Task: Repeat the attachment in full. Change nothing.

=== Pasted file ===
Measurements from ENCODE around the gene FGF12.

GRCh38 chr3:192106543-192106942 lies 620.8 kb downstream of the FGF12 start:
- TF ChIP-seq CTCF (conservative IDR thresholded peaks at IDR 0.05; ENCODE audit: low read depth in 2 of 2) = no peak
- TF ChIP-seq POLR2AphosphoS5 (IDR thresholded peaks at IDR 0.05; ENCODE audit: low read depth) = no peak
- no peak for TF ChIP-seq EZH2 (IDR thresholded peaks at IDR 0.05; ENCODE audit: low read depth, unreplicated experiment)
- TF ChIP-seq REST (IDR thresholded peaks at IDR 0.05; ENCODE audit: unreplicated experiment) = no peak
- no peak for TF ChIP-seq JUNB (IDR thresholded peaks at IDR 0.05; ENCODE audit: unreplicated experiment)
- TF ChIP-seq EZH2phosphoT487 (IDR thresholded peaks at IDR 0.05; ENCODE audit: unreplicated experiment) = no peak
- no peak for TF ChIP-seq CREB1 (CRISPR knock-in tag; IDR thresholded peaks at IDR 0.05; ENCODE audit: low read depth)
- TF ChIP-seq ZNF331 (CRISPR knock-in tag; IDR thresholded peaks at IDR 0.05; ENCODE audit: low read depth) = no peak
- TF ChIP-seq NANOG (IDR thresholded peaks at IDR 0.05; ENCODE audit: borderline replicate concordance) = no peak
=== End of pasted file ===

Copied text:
Measurements from ENCODE around the gene FGF12.

GRCh38 chr3:192106543-192106942 lies 620.8 kb downstream of the FGF12 start:
- TF ChIP-seq CTCF (conservative IDR thresholded peaks at IDR 0.05; ENCODE audit: low read depth in 2 of 2) = no peak
- TF ChIP-seq POLR2AphosphoS5 (IDR thresholded peaks at IDR 0.05; ENCODE audit: low read depth) = no peak
- no peak for TF ChIP-seq EZH2 (IDR thresholded peaks at IDR 0.05; ENCODE audit: low read depth, unreplicated experiment)
- TF ChIP-seq REST (IDR thresholded peaks at IDR 0.05; ENCODE audit: unreplicated experiment) = no peak
- no peak for TF ChIP-seq JUNB (IDR thresholded peaks at IDR 0.05; ENCODE audit: unreplicated experiment)
- TF ChIP-seq EZH2phosphoT487 (IDR thresholded peaks at IDR 0.05; ENCODE audit: unreplicated experiment) = no peak
- no peak for TF ChIP-seq CREB1 (CRISPR knock-in tag; IDR thresholded peaks at IDR 0.05; ENCODE audit: low read depth)
- TF ChIP-seq ZNF331 (CRISPR knock-in tag; IDR thresholded peaks at IDR 0.05; ENCODE audit: low read depth) = no peak
- TF ChIP-seq NANOG (IDR thresholded peaks at IDR 0.05; ENCODE audit: borderline replicate concordance) = no peak